India’s uranium reserves were boosted recently by the discovery of the Tummalapalle uranium mine in Andhra Pradesh, which has the potential to be among the largest uranium mines in the world. India has uranium supply agreements with various countries such as Russia, France and Kazakhstan to import the majority of its uranium needs.
India has huge thorium reserves which could potentially power its thorium reactors for hundreds of years to come. This forms the basis of its plans for the third stage, the large-scale deployment of thorium reactors. However, as discussed earlier, thorium technology continues to be a long-term goal rather than an immediate option for the country. There is also the question of safety and security. No country in the world has yet demonstrated a viable and commercial thorium reactor programme.
In terms of uranium required for operational reactors as well as reactors planned for the near future, India looks set to continue importing uranium, with a recent agreement with Australia currently in the process of being ratified by the its parliament. Further, any reactor supplied by foreign vendors come with an assured supply of fuel. Thus, fuel is unlikely to be an inhibiting factor for India’s projected reactors through to 2050.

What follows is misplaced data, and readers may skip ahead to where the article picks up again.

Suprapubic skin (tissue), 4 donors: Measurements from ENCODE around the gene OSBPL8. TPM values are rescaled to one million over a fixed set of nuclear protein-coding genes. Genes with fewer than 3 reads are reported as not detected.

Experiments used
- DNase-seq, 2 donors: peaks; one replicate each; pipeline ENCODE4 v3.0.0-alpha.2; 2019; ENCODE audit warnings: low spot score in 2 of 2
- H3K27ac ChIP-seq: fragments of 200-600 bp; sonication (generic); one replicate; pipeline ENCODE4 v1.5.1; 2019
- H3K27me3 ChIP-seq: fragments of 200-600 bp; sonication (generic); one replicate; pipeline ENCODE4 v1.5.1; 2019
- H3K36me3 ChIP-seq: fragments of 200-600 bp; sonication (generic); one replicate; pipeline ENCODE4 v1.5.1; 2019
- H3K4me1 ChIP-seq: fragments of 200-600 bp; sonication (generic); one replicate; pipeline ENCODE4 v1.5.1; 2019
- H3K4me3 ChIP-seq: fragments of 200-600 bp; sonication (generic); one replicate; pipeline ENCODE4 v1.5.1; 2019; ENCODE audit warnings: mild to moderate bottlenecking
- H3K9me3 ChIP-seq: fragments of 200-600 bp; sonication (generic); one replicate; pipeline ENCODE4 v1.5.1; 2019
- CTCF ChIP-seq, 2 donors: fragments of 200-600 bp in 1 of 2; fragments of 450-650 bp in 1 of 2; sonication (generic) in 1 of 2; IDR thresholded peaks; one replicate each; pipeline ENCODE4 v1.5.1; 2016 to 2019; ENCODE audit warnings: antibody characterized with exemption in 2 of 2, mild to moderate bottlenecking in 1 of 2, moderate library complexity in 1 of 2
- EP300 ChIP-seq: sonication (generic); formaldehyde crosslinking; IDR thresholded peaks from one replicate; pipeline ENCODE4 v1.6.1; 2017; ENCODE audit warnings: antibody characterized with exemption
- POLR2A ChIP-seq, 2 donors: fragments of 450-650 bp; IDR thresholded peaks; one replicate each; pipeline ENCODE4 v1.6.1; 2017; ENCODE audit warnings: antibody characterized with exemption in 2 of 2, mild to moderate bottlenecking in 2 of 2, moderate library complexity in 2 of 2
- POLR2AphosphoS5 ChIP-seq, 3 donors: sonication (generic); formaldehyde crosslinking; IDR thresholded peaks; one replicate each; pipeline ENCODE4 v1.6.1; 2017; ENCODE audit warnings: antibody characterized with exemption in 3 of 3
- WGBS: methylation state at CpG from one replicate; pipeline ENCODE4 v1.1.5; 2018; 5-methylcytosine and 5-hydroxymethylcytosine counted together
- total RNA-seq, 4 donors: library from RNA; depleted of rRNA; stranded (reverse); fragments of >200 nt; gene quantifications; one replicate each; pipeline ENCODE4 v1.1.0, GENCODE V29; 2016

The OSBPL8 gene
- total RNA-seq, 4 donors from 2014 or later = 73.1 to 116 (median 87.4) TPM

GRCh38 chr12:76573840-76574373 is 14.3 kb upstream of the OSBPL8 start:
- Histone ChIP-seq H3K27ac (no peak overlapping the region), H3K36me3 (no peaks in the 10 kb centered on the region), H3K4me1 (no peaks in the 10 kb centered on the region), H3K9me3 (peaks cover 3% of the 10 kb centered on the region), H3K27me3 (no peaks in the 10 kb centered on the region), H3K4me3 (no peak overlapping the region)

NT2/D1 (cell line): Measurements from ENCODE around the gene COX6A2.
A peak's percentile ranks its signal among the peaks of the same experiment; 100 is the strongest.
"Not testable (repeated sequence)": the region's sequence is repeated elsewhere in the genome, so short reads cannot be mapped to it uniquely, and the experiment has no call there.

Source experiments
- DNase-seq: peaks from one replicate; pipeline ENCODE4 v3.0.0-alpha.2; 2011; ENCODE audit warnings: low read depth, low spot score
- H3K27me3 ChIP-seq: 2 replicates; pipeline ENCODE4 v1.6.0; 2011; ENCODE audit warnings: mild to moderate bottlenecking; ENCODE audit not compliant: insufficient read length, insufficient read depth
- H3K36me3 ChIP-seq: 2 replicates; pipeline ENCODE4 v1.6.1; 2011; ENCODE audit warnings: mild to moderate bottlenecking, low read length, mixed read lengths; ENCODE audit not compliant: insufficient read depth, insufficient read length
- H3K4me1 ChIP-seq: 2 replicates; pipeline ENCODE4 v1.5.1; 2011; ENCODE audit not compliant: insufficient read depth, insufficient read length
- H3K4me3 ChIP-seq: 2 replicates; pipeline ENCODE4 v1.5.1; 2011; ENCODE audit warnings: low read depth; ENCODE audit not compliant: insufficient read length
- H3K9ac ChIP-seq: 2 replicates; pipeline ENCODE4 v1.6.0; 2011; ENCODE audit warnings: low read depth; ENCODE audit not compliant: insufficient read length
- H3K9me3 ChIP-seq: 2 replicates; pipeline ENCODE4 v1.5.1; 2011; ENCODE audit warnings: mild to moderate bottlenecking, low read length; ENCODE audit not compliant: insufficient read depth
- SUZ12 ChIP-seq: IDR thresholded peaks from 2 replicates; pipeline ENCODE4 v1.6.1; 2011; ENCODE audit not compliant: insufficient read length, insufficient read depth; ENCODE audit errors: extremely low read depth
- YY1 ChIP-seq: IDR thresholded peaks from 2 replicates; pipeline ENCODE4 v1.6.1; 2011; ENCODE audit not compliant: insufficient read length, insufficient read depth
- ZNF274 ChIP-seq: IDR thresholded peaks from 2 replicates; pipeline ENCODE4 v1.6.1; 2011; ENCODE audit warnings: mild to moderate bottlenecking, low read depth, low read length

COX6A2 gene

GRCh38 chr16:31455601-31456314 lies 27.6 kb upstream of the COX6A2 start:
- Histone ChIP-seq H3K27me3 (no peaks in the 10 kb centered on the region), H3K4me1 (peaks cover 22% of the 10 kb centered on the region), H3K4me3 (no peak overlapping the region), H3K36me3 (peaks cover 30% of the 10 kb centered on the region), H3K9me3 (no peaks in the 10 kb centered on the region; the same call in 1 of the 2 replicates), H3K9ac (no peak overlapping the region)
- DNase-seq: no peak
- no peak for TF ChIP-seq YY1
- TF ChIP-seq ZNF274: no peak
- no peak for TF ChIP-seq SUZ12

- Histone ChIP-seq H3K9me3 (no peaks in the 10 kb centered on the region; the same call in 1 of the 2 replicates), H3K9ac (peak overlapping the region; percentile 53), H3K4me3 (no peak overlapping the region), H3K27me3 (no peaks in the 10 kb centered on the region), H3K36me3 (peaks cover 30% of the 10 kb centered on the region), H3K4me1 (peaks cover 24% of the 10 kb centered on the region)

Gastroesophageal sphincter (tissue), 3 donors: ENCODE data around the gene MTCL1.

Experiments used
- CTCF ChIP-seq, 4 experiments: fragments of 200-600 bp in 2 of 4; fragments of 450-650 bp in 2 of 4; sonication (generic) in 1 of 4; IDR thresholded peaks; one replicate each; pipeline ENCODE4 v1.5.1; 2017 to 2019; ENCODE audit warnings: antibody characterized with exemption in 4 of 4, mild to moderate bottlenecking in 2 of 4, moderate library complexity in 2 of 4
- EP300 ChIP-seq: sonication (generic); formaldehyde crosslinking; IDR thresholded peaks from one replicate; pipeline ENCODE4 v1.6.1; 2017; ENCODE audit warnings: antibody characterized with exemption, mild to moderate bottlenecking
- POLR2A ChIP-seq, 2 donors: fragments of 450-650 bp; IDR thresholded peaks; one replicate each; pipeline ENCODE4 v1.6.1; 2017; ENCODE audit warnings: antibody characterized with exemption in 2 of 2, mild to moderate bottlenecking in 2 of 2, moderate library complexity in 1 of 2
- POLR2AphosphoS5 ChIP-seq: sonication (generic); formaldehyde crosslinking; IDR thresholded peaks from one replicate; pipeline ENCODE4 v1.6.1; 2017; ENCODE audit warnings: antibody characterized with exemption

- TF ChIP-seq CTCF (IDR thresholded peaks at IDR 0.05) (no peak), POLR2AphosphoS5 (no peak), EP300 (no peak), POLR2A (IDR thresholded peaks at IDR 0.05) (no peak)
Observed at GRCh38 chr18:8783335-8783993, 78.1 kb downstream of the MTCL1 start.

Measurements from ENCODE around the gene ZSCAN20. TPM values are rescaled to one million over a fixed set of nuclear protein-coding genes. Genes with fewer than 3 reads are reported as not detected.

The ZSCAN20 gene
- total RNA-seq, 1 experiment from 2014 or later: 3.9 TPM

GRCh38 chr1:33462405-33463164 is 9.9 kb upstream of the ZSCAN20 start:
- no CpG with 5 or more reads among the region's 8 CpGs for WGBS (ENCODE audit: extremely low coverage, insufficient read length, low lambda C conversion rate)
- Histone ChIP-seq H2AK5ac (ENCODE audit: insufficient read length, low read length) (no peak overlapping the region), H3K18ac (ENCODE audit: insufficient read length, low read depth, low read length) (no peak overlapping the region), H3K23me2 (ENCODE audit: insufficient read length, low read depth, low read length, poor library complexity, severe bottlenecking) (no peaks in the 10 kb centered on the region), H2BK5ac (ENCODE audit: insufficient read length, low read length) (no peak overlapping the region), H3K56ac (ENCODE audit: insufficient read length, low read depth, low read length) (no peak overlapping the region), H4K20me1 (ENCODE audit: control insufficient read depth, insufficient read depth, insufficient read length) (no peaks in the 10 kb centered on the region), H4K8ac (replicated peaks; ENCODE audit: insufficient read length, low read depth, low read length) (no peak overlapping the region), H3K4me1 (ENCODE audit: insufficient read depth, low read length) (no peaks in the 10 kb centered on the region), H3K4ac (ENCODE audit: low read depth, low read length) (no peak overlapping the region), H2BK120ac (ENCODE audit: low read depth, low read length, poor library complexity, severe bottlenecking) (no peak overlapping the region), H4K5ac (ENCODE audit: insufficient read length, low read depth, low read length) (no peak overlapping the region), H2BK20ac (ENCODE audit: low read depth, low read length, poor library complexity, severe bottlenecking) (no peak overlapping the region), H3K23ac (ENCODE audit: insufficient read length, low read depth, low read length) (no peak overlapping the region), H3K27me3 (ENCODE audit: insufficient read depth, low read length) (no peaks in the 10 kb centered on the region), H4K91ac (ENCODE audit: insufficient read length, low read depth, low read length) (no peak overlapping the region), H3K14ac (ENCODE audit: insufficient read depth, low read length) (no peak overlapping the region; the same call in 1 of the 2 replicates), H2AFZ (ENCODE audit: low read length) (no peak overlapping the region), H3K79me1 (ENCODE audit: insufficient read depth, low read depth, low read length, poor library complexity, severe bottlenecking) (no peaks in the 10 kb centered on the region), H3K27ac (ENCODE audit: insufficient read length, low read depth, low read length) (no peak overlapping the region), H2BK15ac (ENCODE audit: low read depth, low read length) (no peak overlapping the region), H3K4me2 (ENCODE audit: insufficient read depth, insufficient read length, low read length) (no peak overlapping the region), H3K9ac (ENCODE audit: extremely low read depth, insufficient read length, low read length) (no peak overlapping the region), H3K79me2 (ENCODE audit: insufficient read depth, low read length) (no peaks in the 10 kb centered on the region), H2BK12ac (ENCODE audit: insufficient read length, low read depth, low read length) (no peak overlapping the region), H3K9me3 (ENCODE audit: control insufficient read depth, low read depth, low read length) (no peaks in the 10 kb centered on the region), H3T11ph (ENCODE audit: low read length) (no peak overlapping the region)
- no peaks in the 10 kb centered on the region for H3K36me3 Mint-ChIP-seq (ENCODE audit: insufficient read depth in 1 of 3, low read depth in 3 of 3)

Reprocessing and enrichment capacity required:
In the Indian context, spent fuel is a crucial resource and not waste for disposal. The closed fuel cycle requires reprocessing of the spent fuel to separate uranium and plutonium for reuse. India’s first reprocessing plant was established in 1964 at Trombay. Currently India has three operating reprocessing plants based on the Plutonium Uranium Redox Extraction (PUREX) technology at Trombay, Tarapur and Kalpakkam. While the Trombay facility reprocesses spent fuel from research reactors, the plants at Tarapur and Kalpakkam process oxide fuels from PHWRs. 39 All reprocessing plants are operated by the Bhabha Atomic Research Centre (BARC).